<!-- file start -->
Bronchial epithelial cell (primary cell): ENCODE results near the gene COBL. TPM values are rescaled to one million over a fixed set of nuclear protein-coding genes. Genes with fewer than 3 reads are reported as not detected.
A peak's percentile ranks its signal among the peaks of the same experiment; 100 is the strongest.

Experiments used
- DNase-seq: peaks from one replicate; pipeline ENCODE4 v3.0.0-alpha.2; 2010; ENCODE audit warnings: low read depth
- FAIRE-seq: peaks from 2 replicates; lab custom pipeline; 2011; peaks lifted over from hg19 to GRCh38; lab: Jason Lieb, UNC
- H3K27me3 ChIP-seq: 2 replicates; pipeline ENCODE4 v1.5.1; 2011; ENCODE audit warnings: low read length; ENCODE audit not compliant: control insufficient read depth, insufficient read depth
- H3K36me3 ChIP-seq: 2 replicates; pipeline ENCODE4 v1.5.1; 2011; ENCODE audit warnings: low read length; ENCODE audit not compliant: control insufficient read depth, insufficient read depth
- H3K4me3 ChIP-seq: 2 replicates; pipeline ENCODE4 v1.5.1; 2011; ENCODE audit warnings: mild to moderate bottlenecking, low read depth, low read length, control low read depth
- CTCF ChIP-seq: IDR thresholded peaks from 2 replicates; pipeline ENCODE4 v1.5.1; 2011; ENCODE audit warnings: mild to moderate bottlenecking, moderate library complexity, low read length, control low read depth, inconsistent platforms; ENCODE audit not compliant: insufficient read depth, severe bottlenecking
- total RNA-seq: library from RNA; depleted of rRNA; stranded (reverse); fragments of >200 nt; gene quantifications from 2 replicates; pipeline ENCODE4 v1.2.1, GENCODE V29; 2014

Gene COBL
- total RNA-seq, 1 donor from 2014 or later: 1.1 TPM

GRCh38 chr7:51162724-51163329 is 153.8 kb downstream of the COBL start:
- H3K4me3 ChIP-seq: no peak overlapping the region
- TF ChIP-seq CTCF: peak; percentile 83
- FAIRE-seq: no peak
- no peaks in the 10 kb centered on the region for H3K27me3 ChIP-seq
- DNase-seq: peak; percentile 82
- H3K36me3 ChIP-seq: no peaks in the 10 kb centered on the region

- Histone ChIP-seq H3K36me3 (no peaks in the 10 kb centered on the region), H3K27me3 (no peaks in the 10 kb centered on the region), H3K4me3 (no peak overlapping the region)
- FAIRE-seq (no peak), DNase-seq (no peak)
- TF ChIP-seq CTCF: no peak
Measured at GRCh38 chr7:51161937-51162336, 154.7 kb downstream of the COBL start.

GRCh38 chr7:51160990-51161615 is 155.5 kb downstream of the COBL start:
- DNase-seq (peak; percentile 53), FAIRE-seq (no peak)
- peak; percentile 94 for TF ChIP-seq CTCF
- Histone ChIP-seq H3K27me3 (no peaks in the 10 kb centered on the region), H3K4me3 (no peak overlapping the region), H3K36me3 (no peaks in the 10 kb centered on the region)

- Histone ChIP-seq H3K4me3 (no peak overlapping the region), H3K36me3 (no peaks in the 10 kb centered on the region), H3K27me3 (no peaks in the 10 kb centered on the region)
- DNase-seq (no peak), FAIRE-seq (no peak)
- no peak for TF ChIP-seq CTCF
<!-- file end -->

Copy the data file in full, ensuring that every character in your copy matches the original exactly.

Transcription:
Bronchial epithelial cell (primary cell): ENCODE results near the gene COBL. TPM values are rescaled to one million over a fixed set of nuclear protein-coding genes. Genes with fewer than 3 reads are reported as not detected.
A peak's percentile ranks its signal among the peaks of the same experiment; 100 is the strongest.

Experiments used
- DNase-seq: peaks from one replicate; pipeline ENCODE4 v3.0.0-alpha.2; 2010; ENCODE audit warnings: low read depth
- FAIRE-seq: peaks from 2 replicates; lab custom pipeline; 2011; peaks lifted over from hg19 to GRCh38; lab: Jason Lieb, UNC
- H3K27me3 ChIP-seq: 2 replicates; pipeline ENCODE4 v1.5.1; 2011; ENCODE audit warnings: low read length; ENCODE audit not compliant: control insufficient read depth, insufficient read depth
- H3K36me3 ChIP-seq: 2 replicates; pipeline ENCODE4 v1.5.1; 2011; ENCODE audit warnings: low read length; ENCODE audit not compliant: control insufficient read depth, insufficient read depth
- H3K4me3 ChIP-seq: 2 replicates; pipeline ENCODE4 v1.5.1; 2011; ENCODE audit warnings: mild to moderate bottlenecking, low read depth, low read length, control low read depth
- CTCF ChIP-seq: IDR thresholded peaks from 2 replicates; pipeline ENCODE4 v1.5.1; 2011; ENCODE audit warnings: mild to moderate bottlenecking, moderate library complexity, low read length, control low read depth, inconsistent platforms; ENCODE audit not compliant: insufficient read depth, severe bottlenecking
- total RNA-seq: library from RNA; depleted of rRNA; stranded (reverse); fragments of >200 nt; gene quantifications from 2 replicates; pipeline ENCODE4 v1.2.1, GENCODE V29; 2014

Gene COBL
- total RNA-seq, 1 donor from 2014 or later: 1.1 TPM

GRCh38 chr7:51162724-51163329 is 153.8 kb downstream of the COBL start:
- H3K4me3 ChIP-seq: no peak overlapping the region
- TF ChIP-seq CTCF: peak; percentile 83
- FAIRE-seq: no peak
- no peaks in the 10 kb centered on the region for H3K27me3 ChIP-seq
- DNase-seq: peak; percentile 82
- H3K36me3 ChIP-seq: no peaks in the 10 kb centered on the region

- Histone ChIP-seq H3K36me3 (no peaks in the 10 kb centered on the region), H3K27me3 (no peaks in the 10 kb centered on the region), H3K4me3 (no peak overlapping the region)
- FAIRE-seq (no peak), DNase-seq (no peak)
- TF ChIP-seq CTCF: no peak
Measured at GRCh38 chr7:51161937-51162336, 154.7 kb downstream of the COBL start.

GRCh38 chr7:51160990-51161615 is 155.5 kb downstream of the COBL start:
- DNase-seq (peak; percentile 53), FAIRE-seq (no peak)
- peak; percentile 94 for TF ChIP-seq CTCF
- Histone ChIP-seq H3K27me3 (no peaks in the 10 kb centered on the region), H3K4me3 (no peak overlapping the region), H3K36me3 (no peaks in the 10 kb centered on the region)

- Histone ChIP-seq H3K4me3 (no peak overlapping the region), H3K36me3 (no peaks in the 10 kb centered on the region), H3K27me3 (no peaks in the 10 kb centered on the region)
- DNase-seq (no peak), FAIRE-seq (no peak)
- no peak for TF ChIP-seq CTCF